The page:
Louisville's list of landmarks that have celebrated their centennial is long and distinguished. Take a visit to one of these historic attractions that helped create the city's unique culture and character.
Evan Williams | Est. 1783
528 W. Main St.
Evan Williams establishes Kentucky’s first commercial distillery on the banks of the Ohio River. The current distillery is located across the street from that exact location on “Whiskey Row.”
Stoneware & Co. | Est. 1815
731 Brent St.
Jacob Lewis establishes Louisville Stoneware as the first factory in Louisville. This family craft business has been handed down from generation to generation and offers factory tours, paint-your-own and a retail store.
Old Forester | Est. 1870
119 W. Main St.
George Garvin Brown, founder of Brown-Forman, bottles and markets Old Forester, the first Bourbon sold exclusively in sealed bottles. The current distillery is located in the same building the brand called home from 1882-1919.
Churchill Downs | Est. 1875
700 Central Ave.
Colonel Meriwether Lewis Clark realizes his dream to showcase the Kentucky Thoroughbred industry and opens Churchill Downs. Aristides wins the first Kentucky Derby on May 17.
Louisville Slugger | Est. 1883
800 W. Main St.
John Hillerich makes his first baseball bat from white ash in his father’s wood shop. The bats became known by the popular name, Louisville Slugger, made to this day by Hillerich & Bradsby.
Olmsted Parks | Est. 1891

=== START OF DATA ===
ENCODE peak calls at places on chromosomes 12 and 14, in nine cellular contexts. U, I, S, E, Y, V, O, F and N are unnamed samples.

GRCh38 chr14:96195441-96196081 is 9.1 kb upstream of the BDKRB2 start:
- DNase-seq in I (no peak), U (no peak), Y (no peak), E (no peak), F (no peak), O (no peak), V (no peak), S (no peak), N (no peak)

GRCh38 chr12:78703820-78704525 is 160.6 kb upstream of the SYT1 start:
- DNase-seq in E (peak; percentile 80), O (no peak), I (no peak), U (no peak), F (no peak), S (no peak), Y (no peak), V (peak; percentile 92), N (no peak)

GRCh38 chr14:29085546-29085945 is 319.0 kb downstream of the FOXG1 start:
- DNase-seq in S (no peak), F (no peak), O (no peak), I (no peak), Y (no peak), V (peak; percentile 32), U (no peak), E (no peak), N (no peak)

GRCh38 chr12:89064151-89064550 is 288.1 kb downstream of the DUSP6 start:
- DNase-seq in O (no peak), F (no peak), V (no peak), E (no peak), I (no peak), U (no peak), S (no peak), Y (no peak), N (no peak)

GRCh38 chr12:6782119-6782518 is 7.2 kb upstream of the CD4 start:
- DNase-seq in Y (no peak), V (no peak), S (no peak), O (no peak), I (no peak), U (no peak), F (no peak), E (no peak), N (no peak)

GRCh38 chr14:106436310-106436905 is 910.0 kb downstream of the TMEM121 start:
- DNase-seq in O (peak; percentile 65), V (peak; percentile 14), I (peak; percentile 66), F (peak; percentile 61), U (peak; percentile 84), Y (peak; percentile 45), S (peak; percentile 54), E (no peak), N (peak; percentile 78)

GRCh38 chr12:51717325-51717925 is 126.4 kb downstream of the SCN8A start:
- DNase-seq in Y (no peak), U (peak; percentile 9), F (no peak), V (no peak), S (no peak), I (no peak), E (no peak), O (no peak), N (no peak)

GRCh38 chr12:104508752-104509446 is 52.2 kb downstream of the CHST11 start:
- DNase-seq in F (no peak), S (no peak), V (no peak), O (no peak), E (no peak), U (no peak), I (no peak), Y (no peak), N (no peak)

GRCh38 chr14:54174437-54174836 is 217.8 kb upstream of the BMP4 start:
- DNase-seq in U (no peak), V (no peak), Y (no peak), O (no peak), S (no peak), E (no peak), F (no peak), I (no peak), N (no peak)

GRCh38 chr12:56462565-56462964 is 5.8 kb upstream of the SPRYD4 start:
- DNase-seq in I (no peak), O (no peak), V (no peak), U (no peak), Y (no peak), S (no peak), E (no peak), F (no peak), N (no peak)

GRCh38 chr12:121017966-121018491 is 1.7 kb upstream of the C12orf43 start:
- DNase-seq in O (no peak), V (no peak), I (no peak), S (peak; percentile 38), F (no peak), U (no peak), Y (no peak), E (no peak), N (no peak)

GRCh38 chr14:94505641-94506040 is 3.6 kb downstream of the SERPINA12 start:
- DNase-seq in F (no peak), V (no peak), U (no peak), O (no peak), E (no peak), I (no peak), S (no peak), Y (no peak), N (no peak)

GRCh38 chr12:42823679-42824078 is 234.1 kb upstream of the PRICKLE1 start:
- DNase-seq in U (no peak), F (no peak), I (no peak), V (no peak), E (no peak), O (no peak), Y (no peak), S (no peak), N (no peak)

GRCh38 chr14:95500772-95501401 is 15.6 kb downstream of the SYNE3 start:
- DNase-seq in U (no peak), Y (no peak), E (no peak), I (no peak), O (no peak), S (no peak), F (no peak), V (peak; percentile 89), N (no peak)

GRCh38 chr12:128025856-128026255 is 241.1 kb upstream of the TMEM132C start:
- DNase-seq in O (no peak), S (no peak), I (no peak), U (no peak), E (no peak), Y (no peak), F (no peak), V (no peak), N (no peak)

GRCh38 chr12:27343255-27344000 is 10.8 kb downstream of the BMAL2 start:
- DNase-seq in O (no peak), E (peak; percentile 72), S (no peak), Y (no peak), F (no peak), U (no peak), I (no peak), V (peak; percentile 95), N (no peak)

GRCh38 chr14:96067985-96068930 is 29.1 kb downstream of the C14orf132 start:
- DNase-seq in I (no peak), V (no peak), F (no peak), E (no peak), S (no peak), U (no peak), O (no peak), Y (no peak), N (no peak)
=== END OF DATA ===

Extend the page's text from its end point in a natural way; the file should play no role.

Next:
1299 Trevilian Way
Louisville leaders commission Frederick Law Olmsted, the landscape architect famous for NYC’s Central Park, to design Louisville’s park system. It is one of only four systems worldwide with tree-lined parkways connecting Olmsted Parks.
The Seelbach | Est. 1905
500 S. Fourth St.
The Beaux-Arts Baroque Seelbach hotel opens, drawing a crowd of 25,000 who marvel at the lavish imported marble, French bronzes, Irish linens, European hardwoods, and Persian rugs.
Free Public Library | Est. 1908
301 York St.
Louisville’s Free Public Library opens the doors of an impressive structure at Fourth and York Streets. It is still considered one of the finest examples of Beaux-Arts architecture in Kentucky.
Belle of Louisville | Est. 1914
401 W. River Rd.
The Belle of Louisville was built in Pittsburgh and came to Louisville in 1931. A National Historic Landmark, the Belle is still completely steam-powered and paddlewheel-propelled.
The Brown Hotel | Est. 1923
335 W. Broadway St.
Listed on the National Register of Historic Places, The Brown Hotel has been a favorite destination for locals and travelers alike. It's also famous for inventing this Kentucky culinary staple, the "Hot Brown".